The present Museum building was purpose-built as the Regimental Headquarters and Museum of the Staffordshire Regiment. It lies adjacent to the former Whittington Barracks, which was opened as the Depot of the South Staffordshire and North Staffordshire Regiments in 1880.
In 1959, the South Staffordshire and North Staffordshire Regiments had amalgamated to form the Staffordshire Regiment. Prior to that date, both Regiments had had their own museums. The South occupied a handsome Georgian house in St. John’s St., Lichfield, known as Davidson House. The Museum of the North Staffords had begun life in the old Library building in Beacon Street and at some point had moved to a building in the Barracks. In 1963 the two Museum collections were brought together in their new home.
In 2007 Regimental Headquarters of the Staffordshire Regiment closed, leaving the Museum as the sole occupant. A new headquarters building for the newly formed Mercian Regiment was established 500 metres away. The Museum, which now incorporates items from the Mercian Regiment, sits alongside the new home of military medicine and the Headquarters of the Defence Medical Services (DMS) Whittington. DMS Whittington was formally opened on the site of the old Whittington Barracks by the Duchess of Cornwall in May 2014.
The present Museum building dates from 1968/9 and was funded by the MOD who, at that time, had a commitment to creating purpose-built RHQ and museum buildings for all the newly amalgamated regiments. Ours was probably the only one ever built.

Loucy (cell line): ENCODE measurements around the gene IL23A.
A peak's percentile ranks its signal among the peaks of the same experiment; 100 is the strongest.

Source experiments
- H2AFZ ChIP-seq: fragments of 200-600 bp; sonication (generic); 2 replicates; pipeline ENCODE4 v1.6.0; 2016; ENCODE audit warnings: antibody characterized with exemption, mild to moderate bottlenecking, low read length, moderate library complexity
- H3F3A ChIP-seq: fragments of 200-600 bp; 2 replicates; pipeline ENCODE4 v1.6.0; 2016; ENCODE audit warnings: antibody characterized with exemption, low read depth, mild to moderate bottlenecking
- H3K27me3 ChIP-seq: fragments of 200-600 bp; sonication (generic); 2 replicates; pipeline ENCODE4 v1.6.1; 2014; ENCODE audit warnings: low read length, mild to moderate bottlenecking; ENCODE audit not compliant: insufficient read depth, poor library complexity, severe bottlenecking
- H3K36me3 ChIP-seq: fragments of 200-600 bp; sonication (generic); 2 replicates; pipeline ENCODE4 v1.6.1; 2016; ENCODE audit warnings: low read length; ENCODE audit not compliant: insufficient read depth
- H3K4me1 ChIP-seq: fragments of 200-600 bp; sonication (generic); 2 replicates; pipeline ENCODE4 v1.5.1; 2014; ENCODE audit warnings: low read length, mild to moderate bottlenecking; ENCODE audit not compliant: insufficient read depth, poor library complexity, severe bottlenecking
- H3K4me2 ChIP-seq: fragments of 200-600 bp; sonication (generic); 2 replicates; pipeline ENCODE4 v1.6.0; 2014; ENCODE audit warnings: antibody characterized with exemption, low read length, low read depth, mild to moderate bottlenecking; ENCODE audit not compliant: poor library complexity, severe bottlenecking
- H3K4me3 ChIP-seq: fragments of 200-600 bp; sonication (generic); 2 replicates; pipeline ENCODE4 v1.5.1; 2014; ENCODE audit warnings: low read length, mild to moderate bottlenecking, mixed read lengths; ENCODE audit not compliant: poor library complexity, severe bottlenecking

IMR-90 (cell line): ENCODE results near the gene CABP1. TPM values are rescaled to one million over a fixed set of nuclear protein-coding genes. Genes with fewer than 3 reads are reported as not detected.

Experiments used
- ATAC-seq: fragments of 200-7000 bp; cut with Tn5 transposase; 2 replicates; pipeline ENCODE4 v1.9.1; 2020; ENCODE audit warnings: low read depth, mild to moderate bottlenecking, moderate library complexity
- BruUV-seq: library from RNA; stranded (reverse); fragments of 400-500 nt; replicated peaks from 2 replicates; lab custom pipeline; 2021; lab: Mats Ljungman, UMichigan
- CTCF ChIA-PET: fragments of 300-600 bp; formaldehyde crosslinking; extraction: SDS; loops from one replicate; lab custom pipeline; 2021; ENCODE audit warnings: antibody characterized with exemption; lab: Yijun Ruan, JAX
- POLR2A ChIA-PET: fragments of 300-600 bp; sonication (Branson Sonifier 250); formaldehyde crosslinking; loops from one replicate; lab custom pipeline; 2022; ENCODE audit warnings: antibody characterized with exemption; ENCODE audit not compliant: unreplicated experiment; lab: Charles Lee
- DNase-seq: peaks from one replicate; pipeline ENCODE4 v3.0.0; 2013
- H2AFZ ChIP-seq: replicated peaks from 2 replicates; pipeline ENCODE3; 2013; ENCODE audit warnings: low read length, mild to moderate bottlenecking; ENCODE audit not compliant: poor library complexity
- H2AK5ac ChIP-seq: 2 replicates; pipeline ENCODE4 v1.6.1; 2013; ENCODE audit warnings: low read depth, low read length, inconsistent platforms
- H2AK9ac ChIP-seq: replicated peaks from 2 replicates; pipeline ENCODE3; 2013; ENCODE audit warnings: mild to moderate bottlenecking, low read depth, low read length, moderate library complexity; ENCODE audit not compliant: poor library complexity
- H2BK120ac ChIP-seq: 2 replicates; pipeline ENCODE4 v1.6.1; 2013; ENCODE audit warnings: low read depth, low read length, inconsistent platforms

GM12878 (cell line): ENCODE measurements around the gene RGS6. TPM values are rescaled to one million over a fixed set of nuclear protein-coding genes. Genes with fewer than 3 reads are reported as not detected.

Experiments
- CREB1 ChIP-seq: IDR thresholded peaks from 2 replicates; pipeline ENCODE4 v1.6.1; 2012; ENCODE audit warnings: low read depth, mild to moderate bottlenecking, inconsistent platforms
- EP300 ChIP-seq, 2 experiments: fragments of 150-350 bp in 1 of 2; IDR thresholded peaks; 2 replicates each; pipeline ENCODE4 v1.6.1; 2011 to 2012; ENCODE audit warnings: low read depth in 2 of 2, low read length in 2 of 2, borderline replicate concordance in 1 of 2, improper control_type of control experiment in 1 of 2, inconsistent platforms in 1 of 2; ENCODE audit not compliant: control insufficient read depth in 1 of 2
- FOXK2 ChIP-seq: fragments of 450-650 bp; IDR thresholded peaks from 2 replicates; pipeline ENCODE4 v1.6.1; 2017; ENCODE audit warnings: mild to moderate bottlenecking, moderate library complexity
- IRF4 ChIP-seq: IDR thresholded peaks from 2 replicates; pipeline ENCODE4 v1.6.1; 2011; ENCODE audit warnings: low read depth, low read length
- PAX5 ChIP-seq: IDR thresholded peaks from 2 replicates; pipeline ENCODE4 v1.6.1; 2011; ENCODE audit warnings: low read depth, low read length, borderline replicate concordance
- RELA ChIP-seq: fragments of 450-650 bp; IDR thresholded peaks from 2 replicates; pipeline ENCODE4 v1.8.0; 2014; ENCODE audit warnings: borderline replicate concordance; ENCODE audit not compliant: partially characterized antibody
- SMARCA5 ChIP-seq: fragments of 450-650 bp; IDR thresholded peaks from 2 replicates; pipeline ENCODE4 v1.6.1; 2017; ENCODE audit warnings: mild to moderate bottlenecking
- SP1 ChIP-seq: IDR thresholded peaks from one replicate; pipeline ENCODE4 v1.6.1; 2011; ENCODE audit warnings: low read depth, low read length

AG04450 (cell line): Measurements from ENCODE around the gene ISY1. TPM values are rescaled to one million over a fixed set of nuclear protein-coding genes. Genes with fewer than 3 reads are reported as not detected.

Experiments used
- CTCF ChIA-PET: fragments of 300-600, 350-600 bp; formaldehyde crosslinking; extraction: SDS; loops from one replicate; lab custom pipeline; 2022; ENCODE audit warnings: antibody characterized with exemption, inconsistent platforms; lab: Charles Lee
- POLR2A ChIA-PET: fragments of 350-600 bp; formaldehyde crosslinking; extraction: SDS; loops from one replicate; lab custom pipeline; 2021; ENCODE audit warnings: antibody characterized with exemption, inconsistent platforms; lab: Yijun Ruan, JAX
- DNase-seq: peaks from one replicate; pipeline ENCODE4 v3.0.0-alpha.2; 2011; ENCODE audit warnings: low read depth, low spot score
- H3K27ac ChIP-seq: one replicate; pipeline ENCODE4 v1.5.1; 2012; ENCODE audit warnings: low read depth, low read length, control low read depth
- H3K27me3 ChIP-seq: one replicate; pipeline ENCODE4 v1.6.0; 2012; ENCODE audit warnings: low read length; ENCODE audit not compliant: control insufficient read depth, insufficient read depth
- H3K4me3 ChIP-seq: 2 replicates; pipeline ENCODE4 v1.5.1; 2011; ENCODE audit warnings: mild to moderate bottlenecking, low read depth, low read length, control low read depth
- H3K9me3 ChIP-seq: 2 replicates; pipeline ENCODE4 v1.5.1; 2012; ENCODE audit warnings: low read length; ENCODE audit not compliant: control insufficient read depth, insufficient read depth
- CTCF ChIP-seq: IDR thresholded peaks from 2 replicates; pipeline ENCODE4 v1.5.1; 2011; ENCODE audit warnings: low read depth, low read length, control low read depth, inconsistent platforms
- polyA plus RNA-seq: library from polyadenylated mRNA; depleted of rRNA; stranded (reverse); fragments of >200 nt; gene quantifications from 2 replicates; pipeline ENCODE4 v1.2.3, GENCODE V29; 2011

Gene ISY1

The Museum has been extended over the intervening years. A library/muniment room, known as the “Butler Room” after one of the Regiment’s great benefactors, Colonel Eric Butler, was added later, as was a toilet block.
In 2000, the Museum’s now famous World War 1 replica trench- the Coltman Trench- was constructed outside in the grounds. This proved to be the starting point for our very successful education programme where we focus on the experiences of the World War 1 and World War 2 soldier. The trench complex provides a focal point for a wide range of events and activities, many involving uniformed re-enactors and full-scale battles. The education programme alone attracts around 5,000 schoolchildren each year and the Museum has doubled its visitor numbers since its refurbishment in 2014. Since then additional outdoor exhibits have been introduced to increase the Museum’s offer.